Gold: Some Safe Haven

Gold is frequently cited in the media as a safe haven asset that offers stability in a diversified portfolio and an anchor in uncertain times. The reality, however, frequently falls short of the billing.

Gold

By the end of 2012, after a dozen consecutive years of price gains by gold, many analysts were rewriting the record books and predicting stratospheric gains for the precious metal on expectations of perceived “safe haven” flows.

But that all changed in recent weeks when, in a two-day period, gold suffered its biggest correction since 1983, dropping 13% to around $1330 an ounce. Even seasoned traders expressed surprised at how fast it unraveled.

Three headlines covering a little over a six-month period tell the story:

  • “Safe haven gold is tipped to run up to $3000.” Australian Financial review, Sept, 27, 2012
  • “Gold has the strongest upside potential of all the precious metals in 2013, despite recent weakness, according to Barclays Capital.” Platts Metals Daily, Dec 31, 2012
  • “Gold has suffered its biggest two-day drop in 30 years as investors flee most financial markets after disappointing Chinese economic data.” Reuters, April 15, 2013

While gold may suit some investors as a modest holding in a diversified portfolio, it is worth reflecting that this so-called safe haven is in fact a highly volatile and speculative asset which generates no cash flows.

Fans of gold point to its 12 consecutive years of gains through until the end of 2012, but the fact is gold delivered negative returns in the two decades prior to that

The chart below shows the inflation-adjusted returns of Australian shares, global shares and gold invested in 1980 up until February of 2013. For the purposes of the exercise, we are using common indices and the gold spot price in Australian dollars.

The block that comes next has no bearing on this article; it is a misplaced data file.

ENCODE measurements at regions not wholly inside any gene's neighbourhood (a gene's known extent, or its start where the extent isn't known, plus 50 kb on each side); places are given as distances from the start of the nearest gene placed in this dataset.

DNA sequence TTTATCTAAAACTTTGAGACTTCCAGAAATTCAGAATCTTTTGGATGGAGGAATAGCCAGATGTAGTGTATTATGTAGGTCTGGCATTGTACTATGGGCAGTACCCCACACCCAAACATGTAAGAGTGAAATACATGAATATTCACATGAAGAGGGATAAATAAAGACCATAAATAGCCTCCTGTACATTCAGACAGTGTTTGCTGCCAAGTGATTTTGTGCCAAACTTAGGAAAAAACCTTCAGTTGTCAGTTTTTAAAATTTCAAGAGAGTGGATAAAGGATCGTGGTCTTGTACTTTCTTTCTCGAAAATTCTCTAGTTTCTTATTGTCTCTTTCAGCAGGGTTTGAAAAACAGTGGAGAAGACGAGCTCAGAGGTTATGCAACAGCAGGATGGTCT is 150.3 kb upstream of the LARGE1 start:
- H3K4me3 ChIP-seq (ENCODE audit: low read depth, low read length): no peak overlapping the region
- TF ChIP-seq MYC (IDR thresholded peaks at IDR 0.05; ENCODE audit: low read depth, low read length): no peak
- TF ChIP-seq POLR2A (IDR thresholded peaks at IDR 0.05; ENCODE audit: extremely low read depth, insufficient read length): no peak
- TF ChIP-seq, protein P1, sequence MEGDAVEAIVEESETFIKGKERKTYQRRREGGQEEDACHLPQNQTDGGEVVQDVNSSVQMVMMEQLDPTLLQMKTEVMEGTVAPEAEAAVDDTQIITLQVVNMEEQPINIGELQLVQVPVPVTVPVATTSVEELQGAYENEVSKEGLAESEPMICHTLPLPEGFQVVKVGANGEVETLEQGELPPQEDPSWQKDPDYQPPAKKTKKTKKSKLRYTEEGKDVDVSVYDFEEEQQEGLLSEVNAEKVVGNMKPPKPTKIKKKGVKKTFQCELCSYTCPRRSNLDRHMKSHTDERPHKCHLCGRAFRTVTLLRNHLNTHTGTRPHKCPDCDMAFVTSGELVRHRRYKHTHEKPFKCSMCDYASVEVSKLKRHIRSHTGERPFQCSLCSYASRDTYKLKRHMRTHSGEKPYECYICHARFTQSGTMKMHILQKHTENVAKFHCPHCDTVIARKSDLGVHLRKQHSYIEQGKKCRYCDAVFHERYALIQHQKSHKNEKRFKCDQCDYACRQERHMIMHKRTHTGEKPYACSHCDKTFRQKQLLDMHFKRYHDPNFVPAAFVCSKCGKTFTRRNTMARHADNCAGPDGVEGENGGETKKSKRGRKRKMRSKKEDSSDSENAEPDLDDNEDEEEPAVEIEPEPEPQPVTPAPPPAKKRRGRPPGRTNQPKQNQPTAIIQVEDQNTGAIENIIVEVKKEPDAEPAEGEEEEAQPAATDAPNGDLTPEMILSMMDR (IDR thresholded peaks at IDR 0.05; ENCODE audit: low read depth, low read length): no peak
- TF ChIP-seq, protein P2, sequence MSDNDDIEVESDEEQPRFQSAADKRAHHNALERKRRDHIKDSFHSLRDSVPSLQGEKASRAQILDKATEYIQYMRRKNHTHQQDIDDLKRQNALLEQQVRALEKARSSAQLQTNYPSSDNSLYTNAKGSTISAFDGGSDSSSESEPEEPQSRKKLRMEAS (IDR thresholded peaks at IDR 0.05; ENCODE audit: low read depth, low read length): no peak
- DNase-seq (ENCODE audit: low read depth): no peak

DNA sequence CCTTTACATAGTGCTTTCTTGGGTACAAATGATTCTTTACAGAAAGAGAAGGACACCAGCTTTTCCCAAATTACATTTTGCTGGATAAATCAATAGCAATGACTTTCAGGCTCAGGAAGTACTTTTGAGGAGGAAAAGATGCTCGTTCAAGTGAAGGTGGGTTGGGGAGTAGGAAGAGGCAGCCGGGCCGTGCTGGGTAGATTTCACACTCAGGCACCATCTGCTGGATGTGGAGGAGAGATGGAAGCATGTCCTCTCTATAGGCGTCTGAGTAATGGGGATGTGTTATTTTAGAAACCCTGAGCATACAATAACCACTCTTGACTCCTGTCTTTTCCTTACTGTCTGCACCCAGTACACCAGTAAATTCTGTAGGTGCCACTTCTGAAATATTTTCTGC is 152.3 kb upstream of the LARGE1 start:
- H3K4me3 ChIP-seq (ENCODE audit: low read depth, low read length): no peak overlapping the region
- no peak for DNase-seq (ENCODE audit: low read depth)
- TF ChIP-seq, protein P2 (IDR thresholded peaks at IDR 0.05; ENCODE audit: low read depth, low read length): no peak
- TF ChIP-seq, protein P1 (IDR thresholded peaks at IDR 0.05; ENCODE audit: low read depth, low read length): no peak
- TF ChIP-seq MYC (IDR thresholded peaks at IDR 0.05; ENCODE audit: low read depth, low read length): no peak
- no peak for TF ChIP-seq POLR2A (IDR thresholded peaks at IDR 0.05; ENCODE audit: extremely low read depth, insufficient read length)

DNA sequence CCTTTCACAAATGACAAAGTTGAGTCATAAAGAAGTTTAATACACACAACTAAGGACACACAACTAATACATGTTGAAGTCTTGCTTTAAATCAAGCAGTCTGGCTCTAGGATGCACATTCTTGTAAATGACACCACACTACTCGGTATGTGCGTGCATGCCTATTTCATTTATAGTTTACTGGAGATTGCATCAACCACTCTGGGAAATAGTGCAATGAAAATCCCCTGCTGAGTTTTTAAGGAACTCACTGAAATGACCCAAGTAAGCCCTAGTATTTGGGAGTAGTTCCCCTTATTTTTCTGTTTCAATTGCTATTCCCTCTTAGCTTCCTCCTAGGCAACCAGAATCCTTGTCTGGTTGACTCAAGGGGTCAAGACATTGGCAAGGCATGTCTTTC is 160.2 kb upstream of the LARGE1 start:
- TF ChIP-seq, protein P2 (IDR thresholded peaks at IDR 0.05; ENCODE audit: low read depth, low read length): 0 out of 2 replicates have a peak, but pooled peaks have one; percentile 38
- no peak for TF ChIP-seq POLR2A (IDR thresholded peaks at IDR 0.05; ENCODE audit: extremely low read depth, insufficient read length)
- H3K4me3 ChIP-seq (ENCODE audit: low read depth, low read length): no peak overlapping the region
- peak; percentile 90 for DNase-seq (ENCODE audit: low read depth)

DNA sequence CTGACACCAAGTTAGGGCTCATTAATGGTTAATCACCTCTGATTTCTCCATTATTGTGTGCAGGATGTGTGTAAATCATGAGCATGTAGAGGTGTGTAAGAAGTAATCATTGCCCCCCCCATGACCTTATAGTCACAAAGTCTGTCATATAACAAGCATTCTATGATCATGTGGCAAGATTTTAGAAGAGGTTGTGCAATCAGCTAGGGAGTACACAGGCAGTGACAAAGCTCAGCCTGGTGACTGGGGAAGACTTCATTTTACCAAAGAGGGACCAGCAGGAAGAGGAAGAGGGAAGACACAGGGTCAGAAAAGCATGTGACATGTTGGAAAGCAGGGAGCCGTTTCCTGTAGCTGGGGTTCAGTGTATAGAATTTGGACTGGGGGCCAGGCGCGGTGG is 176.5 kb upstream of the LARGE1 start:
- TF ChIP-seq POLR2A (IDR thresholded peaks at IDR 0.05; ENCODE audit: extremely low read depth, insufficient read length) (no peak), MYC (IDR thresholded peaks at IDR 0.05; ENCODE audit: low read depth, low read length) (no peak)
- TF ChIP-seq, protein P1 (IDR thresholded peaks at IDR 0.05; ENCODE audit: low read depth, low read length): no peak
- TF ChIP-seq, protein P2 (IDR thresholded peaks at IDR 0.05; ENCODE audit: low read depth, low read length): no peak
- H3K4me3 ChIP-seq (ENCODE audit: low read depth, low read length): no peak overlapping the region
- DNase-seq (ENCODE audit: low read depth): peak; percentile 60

Shares Vs Gold
Shares Vs Gold
 
Source: Returns Program

So if you had invested $10,000 in the Australian share market in 1980, this would have grown to just under $100,000 today. The global share market, as measured by the MSCI World ex-Australia index, leaves you with a sum of $54,000.

Now, look at gold. Your net return after more than three decades of investing and after adjusting for inflation is zero, nil, zip. In fact, you are slightly out of pocket.

So by investing in gold, you have worn extraordinary volatility, sudden and unexplainable price drops and had no protection against inflation for no return whatsoever.

Some safe haven.

Written by:  Jim Parker, Vice President, DFA Australia Limited 

Image courtesy of Grant Cochrane / FreeDigitalPhotos.net

About Rob Pyne

Rob loves helping people make smart choices with their money so they have the highest probability of achieving their goals. He does this by helping them get financially organised and keeping it that way.

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